Mark Noble has revealed his pride at being able to walk away from West Ham with the club on a high.
Midfielder Noble is bringing the curtain down on his Hammers career at the end of his 18th season with his boyhood side.
The 35-year-old faces his final home game against Manchester City on Sunday with West Ham pushing for a second successive Europa League campaign.
It is a far cry from the relegation scraps and in-fighting which have peppered Noble’s time at the club he joined aged 11.
“It’s a really good point,” said Noble. “It would have been a lot harder for me to walk away if the club was in a tougher situation or it was struggling, because I always felt a responsibility to get us out of the ‘rubbish’, if you know what I mean.
“It’s a lot easier to leave on a good note. I feel like it’s been 19 years of work, hard work, from myself.
“If I was going out, wherever I’ve been in the world, out for meals with my wife, golf with my son or whatever it was, I’d always be thinking, ‘We need to win on Saturday’ or ‘We need to get a result’.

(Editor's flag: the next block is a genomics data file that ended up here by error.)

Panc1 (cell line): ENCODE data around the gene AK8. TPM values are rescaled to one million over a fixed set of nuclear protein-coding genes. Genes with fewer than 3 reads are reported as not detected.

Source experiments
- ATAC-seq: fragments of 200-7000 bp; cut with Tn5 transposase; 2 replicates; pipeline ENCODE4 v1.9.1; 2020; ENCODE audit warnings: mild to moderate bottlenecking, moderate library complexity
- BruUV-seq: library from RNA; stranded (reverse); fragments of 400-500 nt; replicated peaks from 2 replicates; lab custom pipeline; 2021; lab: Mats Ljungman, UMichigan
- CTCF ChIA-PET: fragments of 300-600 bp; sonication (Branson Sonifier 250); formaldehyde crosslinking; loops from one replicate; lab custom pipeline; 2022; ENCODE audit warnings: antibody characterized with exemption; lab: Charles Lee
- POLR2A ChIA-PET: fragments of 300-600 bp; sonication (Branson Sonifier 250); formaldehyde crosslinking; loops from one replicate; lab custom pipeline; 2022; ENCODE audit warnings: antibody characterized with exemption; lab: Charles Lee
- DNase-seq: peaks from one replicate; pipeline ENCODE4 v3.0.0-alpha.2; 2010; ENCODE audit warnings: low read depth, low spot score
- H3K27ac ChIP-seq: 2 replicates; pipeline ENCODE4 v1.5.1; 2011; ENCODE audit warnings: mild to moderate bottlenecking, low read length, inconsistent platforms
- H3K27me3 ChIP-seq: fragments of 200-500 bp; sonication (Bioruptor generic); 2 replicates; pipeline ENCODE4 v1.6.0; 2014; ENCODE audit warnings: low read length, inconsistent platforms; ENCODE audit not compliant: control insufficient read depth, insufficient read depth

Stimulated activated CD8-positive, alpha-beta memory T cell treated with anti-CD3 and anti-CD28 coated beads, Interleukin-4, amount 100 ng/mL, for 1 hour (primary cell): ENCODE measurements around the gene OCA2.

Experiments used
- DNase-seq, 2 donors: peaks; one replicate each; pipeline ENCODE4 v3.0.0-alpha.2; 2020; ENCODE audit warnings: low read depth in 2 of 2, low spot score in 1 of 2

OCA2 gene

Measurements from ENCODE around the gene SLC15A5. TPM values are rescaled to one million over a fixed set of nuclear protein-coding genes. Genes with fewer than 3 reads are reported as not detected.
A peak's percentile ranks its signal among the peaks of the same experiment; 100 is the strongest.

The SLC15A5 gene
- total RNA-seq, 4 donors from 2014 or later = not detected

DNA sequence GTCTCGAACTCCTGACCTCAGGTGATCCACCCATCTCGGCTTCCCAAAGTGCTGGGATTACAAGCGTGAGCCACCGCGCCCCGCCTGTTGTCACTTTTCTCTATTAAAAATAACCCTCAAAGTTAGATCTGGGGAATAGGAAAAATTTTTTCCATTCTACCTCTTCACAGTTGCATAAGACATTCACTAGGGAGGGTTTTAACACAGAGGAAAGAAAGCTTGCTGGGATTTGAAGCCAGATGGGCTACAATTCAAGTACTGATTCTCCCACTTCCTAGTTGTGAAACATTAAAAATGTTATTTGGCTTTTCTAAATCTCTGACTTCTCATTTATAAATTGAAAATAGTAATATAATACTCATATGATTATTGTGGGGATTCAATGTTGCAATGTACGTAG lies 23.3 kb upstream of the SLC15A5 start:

“It never leaves you. Now, to leave the club in a good position make me very proud.”
Noble made his debut as a 17-year-old against Southend in the League Cup and has clung on to the Hammers roller coaster ever since.
There have been plenty of highs, notably play-off success and this season’s memorable run to the Europa League semi-finals.
The lowest of lows came after the controversial move from Upton Park to the London Stadium, and a 3-0 home defeat by Burnley which saw Noble grappling with one of a number of fans who invaded the pitch in protest.
Not that Canning Town-born Noble ever considered turning his back on the club.
“There were tough times,” he reflected. “But there was no way I was going to walk away. I wasn’t about to give up because, if I had done, I wouldn’t have had the moments I’ve had this year.
“Sometimes it is easy to go, ‘Do you know what, I can’t deal with this any more and I’m going to go to another club’.
“That is the easy option. I never had that thought in my mind. I was always going to strive to make the football club the best it can be, to drag the players with me, to help the staff here because everybody is affected when the club is not doing well, and thankfully I have done that.
“Not just West Ham fans, but fans around the country and the world, the thing they respect most is loyalty to their club because they have supported it their whole life. And obviously from me they have got that.”